St. Benet Gracechurch

St. Benet Gracechurch
St. Benet Gracechurch in the 1820s
Location Gracechurch Street, London
Country United Kingdom
Denomination Anglican
Previous denomination Roman Catholic

St. Benet Gracechurch (or Grass Church), so called because a haymarket existed nearby (Cobb), was a parish church in the City of London first recorded in 1181 (Hibbert). Destroyed in the Great Fire of London of 1666, it was one of the 51 churches rebuilt by the office of Sir Christopher Wren. The church was demolished in 1868.

The church was in Bridge Ward, on the corner of Fenchurch Street and Gracechurch Street.



‘St. Benet’ is short for ‘St. Benedict’ and St. Benet Gracechurch was one of four churches in pre-Fire London dedicated to St. Benedict of Nursia, the 6th century founder of Western monasticism. Gracechurch meant “Grass Church”, referring to the site of a hay market nearby.

Middle ages

The earliest surviving reference to the church is in the 1053 Charter of Brihtmaer conveying a church in Gracechurch Street to Christ Church, Canterbury. The dedication to St. Benedict is first recorded during the reign of Henry III.

In 1553, at the beginning of the reign of Mary I, the churchwardens paid 3s. 4d. to a plasterer to remove the Biblical texts painted on the interior walls during the time of her Protestant brother Edward VI. Shortly afterwards, church records recount that a Te Deum was sung "for the birth of our Prince (which was thought then to be)" – a reference to one of Mary’s phantom pregnancies.[1]

The parish registers record a child named Grace Church, a foundling left to be cared for by the parish.

The steeple was rebuilt in 1625.[2] There were further alterations, for religious reasons, in 1642, when the "popish altar cloth" and "superstitious brasses" were sold. The cross was taken down fron the steeple and a workman was paid "for defacing superstitious things in the church".[2]

According to John Strype, the church of St. Benet was repaired and beautified in 1630 and 1633.

Rebuilding after the Great Fire

The church was destroyed in the Great Fire of 1666. The tower remained standing for a while, but this too was demolished to make way for the new church.[3] The parish was combined with that of St. Leonard Eastcheap in 1670 and rebuilding began in 1681. The 1686 accounts include an entry of £1 14s 0d "to wine and sweetmeats for treating the Lord Mayor at the opening of the Church", although work on the spire continued into the following year. The total cost of the church was £4,583.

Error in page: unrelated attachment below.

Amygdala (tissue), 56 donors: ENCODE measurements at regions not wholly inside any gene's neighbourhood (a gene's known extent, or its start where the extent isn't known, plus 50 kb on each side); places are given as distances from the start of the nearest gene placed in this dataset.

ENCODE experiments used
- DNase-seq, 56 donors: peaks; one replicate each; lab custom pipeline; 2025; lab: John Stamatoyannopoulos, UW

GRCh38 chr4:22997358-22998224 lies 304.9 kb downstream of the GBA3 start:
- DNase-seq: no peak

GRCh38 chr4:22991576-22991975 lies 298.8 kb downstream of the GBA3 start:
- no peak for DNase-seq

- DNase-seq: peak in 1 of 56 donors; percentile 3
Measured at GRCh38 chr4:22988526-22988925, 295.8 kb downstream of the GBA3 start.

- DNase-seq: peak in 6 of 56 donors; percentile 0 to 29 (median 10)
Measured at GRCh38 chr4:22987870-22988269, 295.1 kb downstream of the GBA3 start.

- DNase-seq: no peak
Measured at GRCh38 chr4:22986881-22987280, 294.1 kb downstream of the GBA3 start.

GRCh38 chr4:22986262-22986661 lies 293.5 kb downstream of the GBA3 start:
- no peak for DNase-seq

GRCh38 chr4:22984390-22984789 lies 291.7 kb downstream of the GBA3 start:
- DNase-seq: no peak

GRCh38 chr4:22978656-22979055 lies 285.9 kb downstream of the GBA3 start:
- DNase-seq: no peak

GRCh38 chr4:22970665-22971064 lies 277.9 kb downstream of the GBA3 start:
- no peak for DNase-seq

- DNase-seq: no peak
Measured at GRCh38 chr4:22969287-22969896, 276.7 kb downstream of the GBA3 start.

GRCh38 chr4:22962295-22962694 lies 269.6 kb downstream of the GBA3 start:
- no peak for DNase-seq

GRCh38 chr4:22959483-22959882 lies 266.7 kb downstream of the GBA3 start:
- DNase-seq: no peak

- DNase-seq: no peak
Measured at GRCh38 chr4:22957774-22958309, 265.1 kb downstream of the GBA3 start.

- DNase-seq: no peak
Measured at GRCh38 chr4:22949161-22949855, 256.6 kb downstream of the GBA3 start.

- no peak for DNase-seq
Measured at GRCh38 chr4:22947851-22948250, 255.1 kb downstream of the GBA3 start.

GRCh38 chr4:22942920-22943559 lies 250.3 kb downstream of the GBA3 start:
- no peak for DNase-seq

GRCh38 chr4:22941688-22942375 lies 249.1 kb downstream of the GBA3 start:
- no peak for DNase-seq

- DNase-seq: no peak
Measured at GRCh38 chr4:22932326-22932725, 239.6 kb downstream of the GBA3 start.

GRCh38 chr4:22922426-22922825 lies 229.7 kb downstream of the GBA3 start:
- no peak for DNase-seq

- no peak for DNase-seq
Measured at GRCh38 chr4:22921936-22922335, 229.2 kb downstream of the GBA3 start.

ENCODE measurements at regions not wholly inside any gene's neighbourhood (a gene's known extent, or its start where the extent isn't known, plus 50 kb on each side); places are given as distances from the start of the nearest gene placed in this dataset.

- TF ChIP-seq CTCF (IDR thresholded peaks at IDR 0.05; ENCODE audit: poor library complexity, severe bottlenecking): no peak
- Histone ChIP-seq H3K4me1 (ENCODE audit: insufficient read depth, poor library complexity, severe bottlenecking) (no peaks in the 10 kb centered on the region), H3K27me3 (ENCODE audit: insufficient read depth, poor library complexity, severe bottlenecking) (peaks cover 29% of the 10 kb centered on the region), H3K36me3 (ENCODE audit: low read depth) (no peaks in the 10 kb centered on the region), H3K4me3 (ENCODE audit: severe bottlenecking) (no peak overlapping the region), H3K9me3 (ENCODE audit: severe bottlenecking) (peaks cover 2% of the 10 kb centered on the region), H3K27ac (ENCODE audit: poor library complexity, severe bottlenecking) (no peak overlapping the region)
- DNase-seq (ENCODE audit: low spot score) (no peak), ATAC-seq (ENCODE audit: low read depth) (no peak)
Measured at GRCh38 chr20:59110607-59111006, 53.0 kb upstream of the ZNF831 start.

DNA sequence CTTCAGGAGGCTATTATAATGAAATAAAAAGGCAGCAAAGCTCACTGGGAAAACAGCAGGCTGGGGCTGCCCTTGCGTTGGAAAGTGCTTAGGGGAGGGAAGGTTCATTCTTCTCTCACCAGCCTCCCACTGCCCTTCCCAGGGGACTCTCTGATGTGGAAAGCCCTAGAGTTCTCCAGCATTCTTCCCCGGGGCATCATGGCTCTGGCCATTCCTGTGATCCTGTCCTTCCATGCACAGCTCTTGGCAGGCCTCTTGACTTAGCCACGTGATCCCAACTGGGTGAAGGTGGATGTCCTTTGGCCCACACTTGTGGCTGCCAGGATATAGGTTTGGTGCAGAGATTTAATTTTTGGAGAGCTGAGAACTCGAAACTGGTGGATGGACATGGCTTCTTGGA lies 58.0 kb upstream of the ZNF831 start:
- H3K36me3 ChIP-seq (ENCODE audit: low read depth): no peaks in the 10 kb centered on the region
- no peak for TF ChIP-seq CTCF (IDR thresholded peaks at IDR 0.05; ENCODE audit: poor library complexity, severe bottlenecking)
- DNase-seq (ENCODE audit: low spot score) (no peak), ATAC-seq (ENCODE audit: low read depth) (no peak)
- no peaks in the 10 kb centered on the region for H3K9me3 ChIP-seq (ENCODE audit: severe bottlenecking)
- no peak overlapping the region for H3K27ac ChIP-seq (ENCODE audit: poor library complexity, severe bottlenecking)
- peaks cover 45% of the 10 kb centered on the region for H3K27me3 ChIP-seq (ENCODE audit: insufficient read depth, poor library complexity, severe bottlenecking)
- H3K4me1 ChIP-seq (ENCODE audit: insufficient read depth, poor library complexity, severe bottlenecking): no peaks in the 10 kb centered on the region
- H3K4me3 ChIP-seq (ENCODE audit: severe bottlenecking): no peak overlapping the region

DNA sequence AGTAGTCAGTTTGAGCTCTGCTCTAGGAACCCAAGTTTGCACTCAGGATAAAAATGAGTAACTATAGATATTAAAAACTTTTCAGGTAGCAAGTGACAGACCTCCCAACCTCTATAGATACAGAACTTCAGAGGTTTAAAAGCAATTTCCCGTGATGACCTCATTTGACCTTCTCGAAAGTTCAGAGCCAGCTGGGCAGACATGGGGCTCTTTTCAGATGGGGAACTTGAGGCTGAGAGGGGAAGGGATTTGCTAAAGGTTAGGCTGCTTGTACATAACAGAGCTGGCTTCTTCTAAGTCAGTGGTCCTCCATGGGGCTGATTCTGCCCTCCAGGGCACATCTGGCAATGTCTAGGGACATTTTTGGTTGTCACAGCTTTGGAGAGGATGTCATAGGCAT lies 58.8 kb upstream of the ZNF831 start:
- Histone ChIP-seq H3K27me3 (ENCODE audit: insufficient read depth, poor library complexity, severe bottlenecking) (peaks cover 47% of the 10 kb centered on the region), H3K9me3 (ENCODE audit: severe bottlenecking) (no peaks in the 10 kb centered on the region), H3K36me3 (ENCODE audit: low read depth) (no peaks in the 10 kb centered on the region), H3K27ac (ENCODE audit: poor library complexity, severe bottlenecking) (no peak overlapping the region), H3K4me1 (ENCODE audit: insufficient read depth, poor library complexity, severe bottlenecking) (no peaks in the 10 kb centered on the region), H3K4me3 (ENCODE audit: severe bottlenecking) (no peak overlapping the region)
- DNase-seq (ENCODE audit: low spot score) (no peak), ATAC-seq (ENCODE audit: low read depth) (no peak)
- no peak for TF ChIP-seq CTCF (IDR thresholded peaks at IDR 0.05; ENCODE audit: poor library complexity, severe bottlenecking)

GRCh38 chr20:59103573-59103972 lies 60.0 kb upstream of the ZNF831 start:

The rebuilt church was rectanglar in plan, with a tower, topped by a spire, rising from the north-west corner. There were five round headed-windows on the main, north front, with a circular window above each one. The walls were topped by balustrades. The tower was square in plan. Above the belfry window was a broken pediment, containing a small window. The tower was surmounted by a lead covered dome, decorated with cartouches. On top of the dome was a square entablature, comprising four arches with pediments, from which rose a tall spire, with a flag finial at the top, the whole structure being in total 149 feet (45 m) high.

The interior was 60 feet (18 m) long and 30 feet (9.1 m) wide: “much smaller than would be expected from the external appearance”, according to George Godwin. It was a single space, undivided by columns, with a vaulted ceiling. There was a small gallery at the west end [3] The east wall above the reredos was painted in imitation of a crimson and gold curtain. St. Benet Gracechurch was one of only two Wren churches never to have an organ.

In 1791, Dr. George Gaskin, the secretary of the Society for Promoting Christian Knowledge, became rector at St. Benet's. His society work entailed co-ordinating the distribution of bibles and other religious works throughout the British Isles. In 1797, he took up the position of rector of the church of Stoke Newington, while maintaining the benefice of St. Benet.


The 19th century saw a movement of population from the City of London to surrounding suburbs. This left many of the city churches with tiny congregations, while many of the newly built suburbs had no churches. The Union of Benefices Act 1860 was passed by Parliament, permitting the demolition of City churches and the sale of land raise money to build churches in the suburbs. St. Benet Gracechurch was demolished in 1868 so that Gracechurch Street could be widened. The land was sold for £24,000 and the proceeds used to build St. Benet Mile End Road. The parish was combined with that of nearby All Hallows Lombard Street and the furnishings distributed among several churches. The pulpit is now in St Olave Hart Street. The interments were reburied in the City of London Cemetery, at Manor Park.

The site, at the intersection of Gracechurch and Fenchurch Streets, is now occupied by a seven story office block, built in 1997.

Present day

The parish now forms part of the combined parish of St Edmund the King and Martyr, and St Mary Woolnoth Lombard Street with St Nicholas Acons, All Hallows Lombard Street, St Benet Gracechurch, St Leonard Eastcheap, St Dionis Backchurch and St Mary Woolchurch Haw - usually shortened to "St Edmund & St Mary Woolnoth". It is part of the Church of England's Diocese of London.[4]



  • Cobb, Gerald (1977) London City Churches, B T Batsford Ltd..
  • Ellen, R.G. (1972) A London Steeplechase, City Press.
  • Hibbert, C./Keay, J./Weinreb, D. (2008) The London Encyclopaedia Pan Macmillan.
  • Jeffery, Paul (1996) The City Churches of Sir Christopher Wren, Hambledon Press.
  • Austen, Jane. Pride and Prejudice The church in which Lydia Bennet married Mr Wickham

See also

Anglicanism portal

Coordinates: 51°30′42″N 0°5′6″W / 51.51167°N 0.08500°W / 51.51167; -0.08500

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